That a woman’s dress may affect risk of rape is eminently reasonable from knowledge of certain of men’s sexual adaptations. The combination of men’s eagerness to have sex with new sexual partners and impulsiveness in pursuit of such partners, men’s sexual motivation upon viewing women’s secondary sexual traits (breasts, thighs and buttocks), and men’s tendency to conclude that a woman is signaling sexual interest when she is not is expected to, lead some men to rape. This is not to say that all or most rape victims will be wearing mini-skirts or blouses that reveal their breasts. It is to say that dress is anticipated to be a risk factor, especially when coupled with other risk factors that stimulate men’s sexual motivation such as youth and other features of physical attractiveness in women.
The view that physical attractiveness influences risk factors is consistent with women at the ages of peak attractiveness (late teens and early twenties) being the most frequent victims of rape. It is also consistent with descriptions of rape in other cultures, made by people completely unaware of the political and ideological issues that have come to dominate discussions of rape in our society. For example, consider this statement made by Ongka, a leader among the Kawelka people of Mount Hagen, Papua New Guinea, while recalling the rapes that took place during the tribal wars he lived through: “When we left our women behind and went out to fight, they were in danger. Men came to find them, chasing them down to the edges of streams till they seized hold of them, especially if their bodies were good to look at” (emphasis added). (5) It has also been claimed that our book is not a “study”, but only a “theory” with no evidence to support it because we didn’t talk to rapists or rape victims. Those making this argument reveal their scientific illiteracy because testing alternative hypotheses against the data collected by others (there are about 600 references in our bibliography) is a very common and valid method in science. Further, we have an extended discussion on why the statements made by rapists do not support the social science explanation of rape (pp. 135 – 136), and an entire chapter devoted to the reactions of victims to this horrible crime (Chapter 4).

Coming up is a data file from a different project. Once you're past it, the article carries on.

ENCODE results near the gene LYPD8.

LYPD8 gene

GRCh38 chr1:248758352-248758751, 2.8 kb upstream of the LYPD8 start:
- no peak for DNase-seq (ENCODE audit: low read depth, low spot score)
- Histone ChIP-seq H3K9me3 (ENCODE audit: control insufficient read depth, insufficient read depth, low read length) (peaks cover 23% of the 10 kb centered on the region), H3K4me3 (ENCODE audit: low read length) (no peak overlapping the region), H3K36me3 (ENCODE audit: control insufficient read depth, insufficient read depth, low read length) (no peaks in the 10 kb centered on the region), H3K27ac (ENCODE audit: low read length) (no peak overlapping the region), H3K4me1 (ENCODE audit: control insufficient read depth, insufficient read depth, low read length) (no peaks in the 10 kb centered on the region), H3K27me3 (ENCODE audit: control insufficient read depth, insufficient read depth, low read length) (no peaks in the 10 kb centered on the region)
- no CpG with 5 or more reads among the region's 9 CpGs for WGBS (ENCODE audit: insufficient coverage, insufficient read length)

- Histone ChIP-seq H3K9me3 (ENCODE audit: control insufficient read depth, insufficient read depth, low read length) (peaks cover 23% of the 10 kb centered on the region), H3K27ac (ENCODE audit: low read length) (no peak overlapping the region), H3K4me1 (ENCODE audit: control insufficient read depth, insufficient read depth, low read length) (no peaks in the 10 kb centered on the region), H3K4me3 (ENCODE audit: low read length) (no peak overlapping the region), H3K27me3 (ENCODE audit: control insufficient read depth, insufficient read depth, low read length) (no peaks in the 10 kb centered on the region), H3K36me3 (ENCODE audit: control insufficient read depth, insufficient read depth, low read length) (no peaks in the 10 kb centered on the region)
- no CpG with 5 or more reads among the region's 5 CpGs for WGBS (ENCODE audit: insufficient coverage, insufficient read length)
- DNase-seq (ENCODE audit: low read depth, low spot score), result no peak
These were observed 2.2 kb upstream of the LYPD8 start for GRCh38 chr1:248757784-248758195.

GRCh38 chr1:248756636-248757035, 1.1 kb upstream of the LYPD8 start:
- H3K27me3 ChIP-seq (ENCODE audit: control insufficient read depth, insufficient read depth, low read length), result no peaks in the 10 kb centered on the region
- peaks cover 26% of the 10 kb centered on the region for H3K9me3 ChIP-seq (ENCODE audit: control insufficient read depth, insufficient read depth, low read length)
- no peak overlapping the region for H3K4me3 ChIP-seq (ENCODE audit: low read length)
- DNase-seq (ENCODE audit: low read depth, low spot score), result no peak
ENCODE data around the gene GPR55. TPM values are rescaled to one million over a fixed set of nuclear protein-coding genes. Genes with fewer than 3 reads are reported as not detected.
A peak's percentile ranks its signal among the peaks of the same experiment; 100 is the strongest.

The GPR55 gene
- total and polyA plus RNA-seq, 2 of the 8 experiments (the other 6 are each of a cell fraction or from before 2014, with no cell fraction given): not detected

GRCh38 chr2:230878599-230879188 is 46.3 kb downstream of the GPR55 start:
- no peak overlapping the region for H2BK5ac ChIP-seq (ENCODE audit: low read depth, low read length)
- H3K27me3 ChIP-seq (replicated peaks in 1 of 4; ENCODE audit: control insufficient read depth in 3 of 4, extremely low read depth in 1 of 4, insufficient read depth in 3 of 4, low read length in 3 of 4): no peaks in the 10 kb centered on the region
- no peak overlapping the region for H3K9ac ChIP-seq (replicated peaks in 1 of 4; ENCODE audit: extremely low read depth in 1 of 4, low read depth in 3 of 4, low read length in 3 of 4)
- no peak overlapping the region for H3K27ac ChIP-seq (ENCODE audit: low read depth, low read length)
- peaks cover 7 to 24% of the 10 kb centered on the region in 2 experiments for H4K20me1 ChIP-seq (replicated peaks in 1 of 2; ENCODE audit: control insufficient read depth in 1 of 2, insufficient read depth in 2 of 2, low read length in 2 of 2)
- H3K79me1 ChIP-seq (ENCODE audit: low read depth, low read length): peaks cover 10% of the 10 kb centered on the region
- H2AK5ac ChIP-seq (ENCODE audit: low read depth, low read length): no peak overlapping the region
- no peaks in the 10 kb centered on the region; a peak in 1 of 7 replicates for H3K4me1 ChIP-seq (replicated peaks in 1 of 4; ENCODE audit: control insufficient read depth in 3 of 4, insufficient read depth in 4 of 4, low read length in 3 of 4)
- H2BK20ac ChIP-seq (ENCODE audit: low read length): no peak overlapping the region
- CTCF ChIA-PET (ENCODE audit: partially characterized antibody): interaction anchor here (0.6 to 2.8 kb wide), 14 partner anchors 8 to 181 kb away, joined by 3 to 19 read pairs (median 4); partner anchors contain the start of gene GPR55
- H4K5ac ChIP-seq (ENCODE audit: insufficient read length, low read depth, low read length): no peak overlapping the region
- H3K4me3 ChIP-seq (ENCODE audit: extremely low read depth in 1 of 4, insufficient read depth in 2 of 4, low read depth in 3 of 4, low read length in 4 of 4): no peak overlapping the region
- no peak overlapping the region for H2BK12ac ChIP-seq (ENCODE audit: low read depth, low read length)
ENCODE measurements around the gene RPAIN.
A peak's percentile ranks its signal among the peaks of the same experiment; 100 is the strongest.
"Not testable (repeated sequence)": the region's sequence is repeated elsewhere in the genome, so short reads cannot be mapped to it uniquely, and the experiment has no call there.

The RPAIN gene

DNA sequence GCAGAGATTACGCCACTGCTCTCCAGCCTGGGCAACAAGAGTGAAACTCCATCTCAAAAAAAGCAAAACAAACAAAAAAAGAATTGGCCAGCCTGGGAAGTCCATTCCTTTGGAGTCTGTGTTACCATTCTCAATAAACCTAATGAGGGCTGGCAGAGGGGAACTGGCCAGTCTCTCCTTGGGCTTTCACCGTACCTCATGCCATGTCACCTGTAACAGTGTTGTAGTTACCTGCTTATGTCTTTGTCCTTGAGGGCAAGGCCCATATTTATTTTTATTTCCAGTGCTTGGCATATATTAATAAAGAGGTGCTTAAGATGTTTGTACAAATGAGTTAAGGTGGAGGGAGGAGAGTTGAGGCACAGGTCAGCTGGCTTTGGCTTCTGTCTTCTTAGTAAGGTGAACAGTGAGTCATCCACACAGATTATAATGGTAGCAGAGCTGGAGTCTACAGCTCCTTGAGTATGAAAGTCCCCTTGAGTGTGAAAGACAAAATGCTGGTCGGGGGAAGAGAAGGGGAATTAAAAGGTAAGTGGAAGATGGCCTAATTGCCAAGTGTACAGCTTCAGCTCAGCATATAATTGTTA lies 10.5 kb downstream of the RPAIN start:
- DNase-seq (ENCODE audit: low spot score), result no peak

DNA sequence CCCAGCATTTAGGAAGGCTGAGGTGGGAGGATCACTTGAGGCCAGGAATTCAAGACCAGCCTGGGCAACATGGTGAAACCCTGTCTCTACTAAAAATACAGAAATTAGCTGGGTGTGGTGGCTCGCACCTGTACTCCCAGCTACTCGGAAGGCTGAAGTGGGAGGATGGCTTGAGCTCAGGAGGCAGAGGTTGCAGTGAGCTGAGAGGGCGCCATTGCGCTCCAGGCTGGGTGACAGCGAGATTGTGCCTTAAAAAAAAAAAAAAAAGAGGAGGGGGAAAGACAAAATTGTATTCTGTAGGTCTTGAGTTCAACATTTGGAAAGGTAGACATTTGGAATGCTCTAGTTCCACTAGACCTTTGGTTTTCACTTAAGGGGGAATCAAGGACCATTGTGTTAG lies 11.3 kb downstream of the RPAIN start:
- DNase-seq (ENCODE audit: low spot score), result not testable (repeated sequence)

Another common objection to our book is that it is based only on evidence from insects. The reader who has heard such a depiction will be disappointed to find how relatively few of our hundreds of references concern that subject. We do discuss research on insects called scorpionflies that has identified a clamp on the top of the male’s abdomen as an adaptation specifically for rape. This illustrates what an adaptation for rape is, but it does not follow that because scorpionfly males, and males of other non-human species, have adaptation for rape, that, therefore, men do too. This is an erroneous extrapolation that modern biologists don’t engage in. The existence of rape in many non-human species scientifically falsifies the social science theory of rape, which claims that rape is simply the result of human-specific learning experiences.
One hypothesis about how evolution and human rape may be related is that men have rape-specific adaptation, but located in the brain. We outline in the book how further research could test for the existence of six potential rape psychological adaptations. Scientific proof of the existence of a psychological adaptation for rape would be conclusive evidence that men’s brains contain an information-processing mechanism(s) that is (are) specifically for promoting adaptive rape in human evolutionary history. Just as the human psychological adaptation for color vision is specifically for assessing color, a rape psychological adaptation would give rise to maximum motivation to rape specifically when evolutionary historical benefits of rape (copulation with a female of fertile age) exceed historical costs of rape (injury, ostracism and punishment of the perpetrator).
Readers who have also heard that we assume every aspect of human behavior, including rape, is an adaptation directly favored by Darwinian selection will be surprised also to find an extended discussion in the book of the alternative hypothesis that rape itself is not an adaptation, but instead a by-product or incidental effect of other adaptation such as men’s psychological adaptations that motivate their pursuit of partner variety without commitment. Under the by-product hypothesis, Darwinian selection indirectly led to rape as a result of directly favoring men’s sexual adaptations that give rise to rape as an incidental effect. The vast evidence that rape arises out of evolved sexual psychologies of men and women is discussed in the book. Women are evolved to choose mates carefully and men to be less selective and pursue many partners, including without commitment. Rape is one of the many behaviors resulting from this evolved difference in male and female sexuality. The two hypotheses for rape we have mentioned (the rape adaptation hypothesis and the by-product hypothesis) are attempts to specify how evolution and rape are related. In our book, we discuss why these two hypotheses exhaust ultimate (= evolutionary) explanations of rape. Also there, we examine the copious data on rape, but conclude that more research is necessary to determine which of the two hypotheses best accounts for rape.